AAA/CASCA Executive Program Committee
Executive Session - Oral Presentation Session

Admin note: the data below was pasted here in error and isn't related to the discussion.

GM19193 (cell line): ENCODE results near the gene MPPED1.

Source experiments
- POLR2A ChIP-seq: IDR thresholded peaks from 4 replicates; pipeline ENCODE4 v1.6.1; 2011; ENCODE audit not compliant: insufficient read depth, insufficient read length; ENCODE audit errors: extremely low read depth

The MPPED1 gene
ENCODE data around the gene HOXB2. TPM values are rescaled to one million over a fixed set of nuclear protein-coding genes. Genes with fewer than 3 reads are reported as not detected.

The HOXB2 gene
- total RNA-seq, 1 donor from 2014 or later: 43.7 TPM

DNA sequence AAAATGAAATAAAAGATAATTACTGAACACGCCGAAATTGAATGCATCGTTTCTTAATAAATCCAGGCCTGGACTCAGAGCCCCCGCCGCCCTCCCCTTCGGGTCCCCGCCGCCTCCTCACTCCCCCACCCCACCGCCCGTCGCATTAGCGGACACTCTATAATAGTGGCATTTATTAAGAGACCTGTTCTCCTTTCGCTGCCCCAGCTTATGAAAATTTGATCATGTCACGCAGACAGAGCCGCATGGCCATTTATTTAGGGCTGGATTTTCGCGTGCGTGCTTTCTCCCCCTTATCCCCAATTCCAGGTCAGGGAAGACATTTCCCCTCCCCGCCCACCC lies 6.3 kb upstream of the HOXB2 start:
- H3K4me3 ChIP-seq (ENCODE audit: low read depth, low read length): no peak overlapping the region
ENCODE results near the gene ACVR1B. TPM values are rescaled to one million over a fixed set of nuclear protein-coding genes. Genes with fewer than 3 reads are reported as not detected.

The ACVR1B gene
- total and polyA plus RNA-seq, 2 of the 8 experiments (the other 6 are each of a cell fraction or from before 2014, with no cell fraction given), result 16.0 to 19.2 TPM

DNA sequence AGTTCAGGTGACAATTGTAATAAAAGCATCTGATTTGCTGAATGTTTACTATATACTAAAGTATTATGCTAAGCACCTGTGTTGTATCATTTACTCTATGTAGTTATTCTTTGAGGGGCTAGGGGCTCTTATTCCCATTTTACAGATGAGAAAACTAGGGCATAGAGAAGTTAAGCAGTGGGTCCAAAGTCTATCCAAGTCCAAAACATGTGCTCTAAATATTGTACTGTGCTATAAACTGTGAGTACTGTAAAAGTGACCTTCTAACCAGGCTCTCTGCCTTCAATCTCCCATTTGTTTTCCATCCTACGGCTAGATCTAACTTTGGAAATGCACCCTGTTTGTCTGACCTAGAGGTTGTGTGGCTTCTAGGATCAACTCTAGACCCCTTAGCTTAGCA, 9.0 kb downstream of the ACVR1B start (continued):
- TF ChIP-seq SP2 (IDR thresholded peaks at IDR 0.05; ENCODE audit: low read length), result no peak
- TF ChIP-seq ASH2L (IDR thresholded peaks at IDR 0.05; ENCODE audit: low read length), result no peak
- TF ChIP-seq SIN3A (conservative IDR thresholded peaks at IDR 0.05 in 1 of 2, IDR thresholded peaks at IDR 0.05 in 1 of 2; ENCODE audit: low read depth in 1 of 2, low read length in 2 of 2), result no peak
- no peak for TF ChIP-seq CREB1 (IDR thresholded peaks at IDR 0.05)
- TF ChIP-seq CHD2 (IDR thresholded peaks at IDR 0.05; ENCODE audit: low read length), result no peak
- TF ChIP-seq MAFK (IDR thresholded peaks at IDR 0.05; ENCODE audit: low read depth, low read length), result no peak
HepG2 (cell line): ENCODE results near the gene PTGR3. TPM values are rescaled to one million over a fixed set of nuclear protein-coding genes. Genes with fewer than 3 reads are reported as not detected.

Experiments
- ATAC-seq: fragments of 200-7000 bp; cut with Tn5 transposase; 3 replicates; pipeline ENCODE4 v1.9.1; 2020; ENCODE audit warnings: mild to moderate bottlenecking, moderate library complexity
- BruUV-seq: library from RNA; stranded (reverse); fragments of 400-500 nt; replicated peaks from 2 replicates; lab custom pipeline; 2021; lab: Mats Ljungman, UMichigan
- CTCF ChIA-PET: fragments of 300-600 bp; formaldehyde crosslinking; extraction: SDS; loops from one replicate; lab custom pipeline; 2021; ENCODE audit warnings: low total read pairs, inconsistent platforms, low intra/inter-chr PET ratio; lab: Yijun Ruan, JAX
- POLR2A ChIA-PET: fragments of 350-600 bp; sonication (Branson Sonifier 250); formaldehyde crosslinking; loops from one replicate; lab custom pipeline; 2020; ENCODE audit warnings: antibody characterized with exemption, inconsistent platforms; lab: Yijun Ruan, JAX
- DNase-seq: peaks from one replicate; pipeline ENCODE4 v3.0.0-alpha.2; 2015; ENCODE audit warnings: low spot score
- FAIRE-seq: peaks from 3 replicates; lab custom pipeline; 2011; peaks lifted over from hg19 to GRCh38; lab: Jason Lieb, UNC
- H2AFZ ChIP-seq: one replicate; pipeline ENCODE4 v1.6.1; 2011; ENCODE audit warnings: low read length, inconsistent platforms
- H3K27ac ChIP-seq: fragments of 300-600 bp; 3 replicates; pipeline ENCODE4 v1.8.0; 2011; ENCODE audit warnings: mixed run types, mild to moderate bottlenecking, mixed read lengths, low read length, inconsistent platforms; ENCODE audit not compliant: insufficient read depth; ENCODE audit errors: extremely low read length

Abstract: Until recently, the voices and long-standing knowledge and wisdom of Indigenous peoples have been largely excluded from climate change science, decision-making, and governance. Encouragingly, a shift has emerged in the last few decades. Today, a number of climate scientists are beginning to realize the critical importance and value of Indigenous peoples’ wisdom, observations, insights, and knowledge. This group of scientists recognize, for example, that environmental change as observed, monitored, and tracked by Indigenous people, and as passed down over generations through oral history and storytelling, can extend the scientific record or offer contextual and experiential understandings that go beyond laboratory- or model-based findings. In turn, Western scientists can explain the physical processes behind these observations and understandings. Across cultural worlds, there is a growing recognition that such cultural diversity is critical in understanding and addressing the effects of climate change. Yet, there are few venues devoted to facilitating this kind of work, to creating an intercultural collaborative process based on respect, justice, equality, and reciprocity that addresses our changing climate. Provisioning that missing space is precisely what the Rising Voices: Climate Resilience through Indigenous and Earth Sciences program sets out to do. This session will highlight work by participants of this program, including Indigenous and Western scientists, educators, students, and early-career professionals, whose work challenges us to build a more equitable future and a more just scientific process.